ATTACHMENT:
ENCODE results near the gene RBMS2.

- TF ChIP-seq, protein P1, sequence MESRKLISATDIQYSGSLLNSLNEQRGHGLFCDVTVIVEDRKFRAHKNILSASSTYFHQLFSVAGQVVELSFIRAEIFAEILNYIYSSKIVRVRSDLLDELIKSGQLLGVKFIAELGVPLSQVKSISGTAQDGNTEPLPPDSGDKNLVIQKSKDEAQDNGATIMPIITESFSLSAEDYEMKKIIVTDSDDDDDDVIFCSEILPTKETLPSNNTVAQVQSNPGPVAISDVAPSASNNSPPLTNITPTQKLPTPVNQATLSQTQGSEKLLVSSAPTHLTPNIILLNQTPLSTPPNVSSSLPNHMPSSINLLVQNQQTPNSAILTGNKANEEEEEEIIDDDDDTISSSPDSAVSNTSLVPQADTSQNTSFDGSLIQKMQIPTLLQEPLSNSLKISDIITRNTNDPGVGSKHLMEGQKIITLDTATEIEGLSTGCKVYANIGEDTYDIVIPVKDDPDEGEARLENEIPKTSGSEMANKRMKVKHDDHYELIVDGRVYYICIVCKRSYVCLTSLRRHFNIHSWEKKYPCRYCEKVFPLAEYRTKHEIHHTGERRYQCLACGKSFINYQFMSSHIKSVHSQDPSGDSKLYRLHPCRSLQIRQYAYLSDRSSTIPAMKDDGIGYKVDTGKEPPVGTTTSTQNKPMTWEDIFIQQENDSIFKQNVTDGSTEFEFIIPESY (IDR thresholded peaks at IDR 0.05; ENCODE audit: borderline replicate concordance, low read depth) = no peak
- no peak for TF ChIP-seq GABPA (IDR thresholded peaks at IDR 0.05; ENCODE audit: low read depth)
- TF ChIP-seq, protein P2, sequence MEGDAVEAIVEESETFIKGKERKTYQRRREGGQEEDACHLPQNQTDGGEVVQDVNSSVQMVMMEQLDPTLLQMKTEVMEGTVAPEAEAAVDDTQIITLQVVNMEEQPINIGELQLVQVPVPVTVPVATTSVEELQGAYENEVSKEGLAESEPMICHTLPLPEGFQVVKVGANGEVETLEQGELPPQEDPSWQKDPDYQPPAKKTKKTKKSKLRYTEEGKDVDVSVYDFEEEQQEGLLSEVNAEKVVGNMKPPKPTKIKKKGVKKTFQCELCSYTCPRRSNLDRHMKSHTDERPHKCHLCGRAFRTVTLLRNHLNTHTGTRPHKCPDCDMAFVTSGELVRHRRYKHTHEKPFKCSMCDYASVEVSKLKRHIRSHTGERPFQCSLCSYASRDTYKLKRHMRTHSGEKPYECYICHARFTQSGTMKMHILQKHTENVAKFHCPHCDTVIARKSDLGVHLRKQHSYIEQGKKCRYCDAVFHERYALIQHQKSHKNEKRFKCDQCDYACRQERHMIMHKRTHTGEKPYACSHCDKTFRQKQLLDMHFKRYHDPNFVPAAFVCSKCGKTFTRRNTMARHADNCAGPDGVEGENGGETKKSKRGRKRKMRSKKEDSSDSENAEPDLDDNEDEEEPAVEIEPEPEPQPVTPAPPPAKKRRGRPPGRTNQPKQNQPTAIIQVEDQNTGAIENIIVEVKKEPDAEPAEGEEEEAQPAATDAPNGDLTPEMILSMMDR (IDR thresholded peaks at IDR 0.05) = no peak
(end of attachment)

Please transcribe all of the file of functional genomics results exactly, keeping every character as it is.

ENCODE results near the gene RBMS2.

- TF ChIP-seq, protein P1, sequence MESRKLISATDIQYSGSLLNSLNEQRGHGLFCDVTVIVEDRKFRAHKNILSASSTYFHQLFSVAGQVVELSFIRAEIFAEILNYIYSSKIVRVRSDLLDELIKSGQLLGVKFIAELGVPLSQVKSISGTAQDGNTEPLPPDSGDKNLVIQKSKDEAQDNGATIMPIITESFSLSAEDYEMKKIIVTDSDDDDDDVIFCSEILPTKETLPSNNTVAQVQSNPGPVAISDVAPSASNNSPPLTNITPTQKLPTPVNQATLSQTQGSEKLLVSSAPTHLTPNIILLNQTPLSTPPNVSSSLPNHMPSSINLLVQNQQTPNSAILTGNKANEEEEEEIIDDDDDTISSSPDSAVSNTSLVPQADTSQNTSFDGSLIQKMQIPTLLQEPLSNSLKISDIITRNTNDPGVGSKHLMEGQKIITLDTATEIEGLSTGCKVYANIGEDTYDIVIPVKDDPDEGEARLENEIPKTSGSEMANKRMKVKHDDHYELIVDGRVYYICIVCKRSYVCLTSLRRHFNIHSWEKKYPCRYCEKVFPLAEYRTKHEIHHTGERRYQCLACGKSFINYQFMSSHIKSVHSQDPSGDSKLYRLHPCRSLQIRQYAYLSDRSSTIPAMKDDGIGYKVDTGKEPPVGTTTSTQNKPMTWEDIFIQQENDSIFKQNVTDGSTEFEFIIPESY (IDR thresholded peaks at IDR 0.05; ENCODE audit: borderline replicate concordance, low read depth) = no peak
- no peak for TF ChIP-seq GABPA (IDR thresholded peaks at IDR 0.05; ENCODE audit: low read depth)
- TF ChIP-seq, protein P2, sequence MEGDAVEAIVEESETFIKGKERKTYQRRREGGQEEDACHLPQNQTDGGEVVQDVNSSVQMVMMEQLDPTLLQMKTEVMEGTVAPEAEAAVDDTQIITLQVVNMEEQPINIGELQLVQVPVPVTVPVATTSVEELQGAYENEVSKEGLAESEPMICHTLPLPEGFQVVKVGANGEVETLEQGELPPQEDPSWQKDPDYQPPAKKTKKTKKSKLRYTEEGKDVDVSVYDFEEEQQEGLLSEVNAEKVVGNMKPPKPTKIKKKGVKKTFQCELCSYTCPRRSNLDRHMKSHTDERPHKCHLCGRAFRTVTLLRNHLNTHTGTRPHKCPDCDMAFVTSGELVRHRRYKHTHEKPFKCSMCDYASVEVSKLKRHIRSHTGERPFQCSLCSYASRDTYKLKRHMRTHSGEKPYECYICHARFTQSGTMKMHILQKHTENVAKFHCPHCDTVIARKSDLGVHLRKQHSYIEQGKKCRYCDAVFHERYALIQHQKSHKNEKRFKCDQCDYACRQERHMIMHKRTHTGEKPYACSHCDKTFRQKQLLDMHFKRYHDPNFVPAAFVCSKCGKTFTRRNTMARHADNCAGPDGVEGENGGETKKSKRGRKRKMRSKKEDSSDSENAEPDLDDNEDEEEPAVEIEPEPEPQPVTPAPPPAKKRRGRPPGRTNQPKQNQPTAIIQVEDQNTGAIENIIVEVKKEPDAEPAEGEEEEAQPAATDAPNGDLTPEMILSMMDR (IDR thresholded peaks at IDR 0.05) = no peak